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Welcome to the fourth edition of Wildcrafting Wednesday! It’s time to share your herbal tips, tricks, techniques, and recipes!

Wildcrafting is the practice of gathering or harvesting plants from their natural or “wild” habitat for food or medicinal purposes. It applies to uncultivated plants wherever they may be found, and is not necessarily limited to wilderness areas.

Wildcrafting Wednesday is a place were bloggers can gather to share their favorite herbal posts. It’s a place to gather information on ways to incorporate herbs in our day to day life. It is anything and everything herbal – from crafts to cleaning to tinctures to cooking – if it involves herbs then we want to read about (harvest) it! 🙂 (Get it? Gather…Harvest…Wildcrafting…) 🙂

In other words, this is a “one stop shop” for the past weeks best tips on how to use herbs!

Guidelines for Participation:

1.  Please link up your blog post using the Linky widget below. If you are posting a recipe, only real food recipes are permitted please. This means no processed food ingredients!

2.  Please link the URL of your actual blog post and not your blogs home page. That allows future readers who find this post and go to your link to be able to find what they’re looking for.

3.  Please place a link back to this post. That way your readers can benefit from all the ideas too. This also helps out the other participants who are hoping to get more traffic to their blogs. If you’re new to blogging here’s what you do:  Copy the URL of Wildcrafting Wednesday from your browser address bar. Then edit your post by adding something like, “This post was shared on Wildcrafting
Wednesday at Mind Body and Sole” at the end of your post. Then highlight “Wildcrafting Wednesday at Mind Body and Sole”, click the “link” button on your blogging tool bar, and paste the URL into that line. That’s it!

4.  Please only link posts that fit the carnival description. Old and archived posts are welcome as long as you post a link back as described above. Please don’t link to giveaways or promotions for affiliates or sponsors. That keeps our links valuable in the future since a link to a giveaway three months old isn’t going to be worth browsing in three months time, but a link to an herbal tip will be.

5.  Please leave a comment. 🙂

6.  Don’t have a blog? We still want to hear from you! Please leave your herbal tip or recipe in the comments.

7.  And bloggers, please check out the other posts and leave a comment for them too. 🙂 I know that we would all love to hear from each other. 🙂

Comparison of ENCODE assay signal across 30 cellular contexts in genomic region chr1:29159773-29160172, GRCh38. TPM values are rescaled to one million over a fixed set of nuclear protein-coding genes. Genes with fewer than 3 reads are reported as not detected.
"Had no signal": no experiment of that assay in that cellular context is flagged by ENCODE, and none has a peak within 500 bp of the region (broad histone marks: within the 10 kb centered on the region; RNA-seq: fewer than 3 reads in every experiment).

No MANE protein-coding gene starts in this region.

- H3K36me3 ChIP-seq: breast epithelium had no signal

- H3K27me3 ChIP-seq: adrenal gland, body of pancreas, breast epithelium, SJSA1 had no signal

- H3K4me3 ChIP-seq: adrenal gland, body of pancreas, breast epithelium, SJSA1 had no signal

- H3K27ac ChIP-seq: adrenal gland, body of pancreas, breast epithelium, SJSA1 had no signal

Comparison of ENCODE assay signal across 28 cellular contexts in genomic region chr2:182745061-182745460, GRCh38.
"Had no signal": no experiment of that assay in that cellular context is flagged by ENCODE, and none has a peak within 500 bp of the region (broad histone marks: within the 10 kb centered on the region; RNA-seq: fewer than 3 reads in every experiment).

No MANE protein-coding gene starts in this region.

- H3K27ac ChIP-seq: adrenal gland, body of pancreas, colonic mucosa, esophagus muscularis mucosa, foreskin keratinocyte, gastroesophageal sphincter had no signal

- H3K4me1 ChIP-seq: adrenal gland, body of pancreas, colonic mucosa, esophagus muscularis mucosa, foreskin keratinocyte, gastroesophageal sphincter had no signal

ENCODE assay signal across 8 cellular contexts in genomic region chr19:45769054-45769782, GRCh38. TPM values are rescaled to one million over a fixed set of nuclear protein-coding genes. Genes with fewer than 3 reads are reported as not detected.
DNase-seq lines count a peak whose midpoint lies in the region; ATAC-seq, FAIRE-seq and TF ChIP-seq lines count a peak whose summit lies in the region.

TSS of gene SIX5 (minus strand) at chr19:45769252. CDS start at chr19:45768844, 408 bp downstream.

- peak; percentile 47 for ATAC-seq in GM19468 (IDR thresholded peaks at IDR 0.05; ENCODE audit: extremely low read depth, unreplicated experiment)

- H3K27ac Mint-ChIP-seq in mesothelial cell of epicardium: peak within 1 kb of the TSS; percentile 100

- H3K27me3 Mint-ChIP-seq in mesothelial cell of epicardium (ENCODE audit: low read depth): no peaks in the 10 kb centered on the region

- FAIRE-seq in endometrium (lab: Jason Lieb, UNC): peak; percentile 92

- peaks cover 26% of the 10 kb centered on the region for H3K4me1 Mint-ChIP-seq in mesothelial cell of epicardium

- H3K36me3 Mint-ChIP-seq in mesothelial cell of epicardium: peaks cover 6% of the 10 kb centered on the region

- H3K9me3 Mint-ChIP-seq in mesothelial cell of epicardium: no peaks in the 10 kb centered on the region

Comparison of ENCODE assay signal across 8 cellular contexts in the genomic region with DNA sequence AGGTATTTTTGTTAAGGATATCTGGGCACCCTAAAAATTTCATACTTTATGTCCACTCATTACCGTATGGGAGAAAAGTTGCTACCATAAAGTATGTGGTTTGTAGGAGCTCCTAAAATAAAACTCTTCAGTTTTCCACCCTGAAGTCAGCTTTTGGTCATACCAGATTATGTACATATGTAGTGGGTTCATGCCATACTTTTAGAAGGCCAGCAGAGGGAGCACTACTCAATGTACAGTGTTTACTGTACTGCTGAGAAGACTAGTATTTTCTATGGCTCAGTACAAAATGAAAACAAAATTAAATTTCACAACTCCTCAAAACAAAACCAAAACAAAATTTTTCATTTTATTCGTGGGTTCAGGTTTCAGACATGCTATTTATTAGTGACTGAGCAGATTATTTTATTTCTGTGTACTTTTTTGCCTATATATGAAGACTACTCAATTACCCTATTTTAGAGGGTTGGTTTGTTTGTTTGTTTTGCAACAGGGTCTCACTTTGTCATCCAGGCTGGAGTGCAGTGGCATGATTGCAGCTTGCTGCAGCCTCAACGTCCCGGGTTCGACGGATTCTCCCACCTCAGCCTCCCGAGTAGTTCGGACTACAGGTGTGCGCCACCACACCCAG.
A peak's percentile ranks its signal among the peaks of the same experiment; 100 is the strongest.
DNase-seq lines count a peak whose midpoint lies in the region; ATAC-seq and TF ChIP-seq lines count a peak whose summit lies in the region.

This post was shared with the Healthy Home Economist.

Join the discussion 3 Comments

  • Laurie says:

    Thanks for hosting. Today I linked up a post on chicory, which is in full bloom in our area right now. It’s a wonderful “weed” that has many uses.

  • PJ Pape says:

    One of my favorite Christmas presents to make is Basil-Infused EVOO from my organic garden. I strip enough basil leaves off the stems (discard for compost) to fill a 1 ltr. glass jar with a glass lid about 3/4 full. I like the fruity EVOOs and pour enough over the basil to cover by about an inch. I use a bamboo skewer to sink the leaves floating to the top. Set the covered jar out of the sun for 5 days to 2 weeks depending on the depth of flavor desired. The stronger infusion can be diluted by up to 50% with additional EVOO and still retain good flavor.

    When you are happy with the infusion, strain the liquid through a fine sieve lined with cheesecloth into a large glass container for storage. I have several 5 ltr. glass jars with wooden tops. You can then decant into individual gift bottles at your leisure.

    The oil soaked basil goes into my food processor until it reaches a paste texture. I put about 1/2 cup of the paste into a snack size plastic bag and roll it into a log. The logs go into the freezer. In the middle of winter, I can take out a log and slice off a section to use and it tastes as fresh as summer! Us it for saute or as a substitute for butter in a savory bread or muffin recipe.

    Yum! People will come back for more over and over again.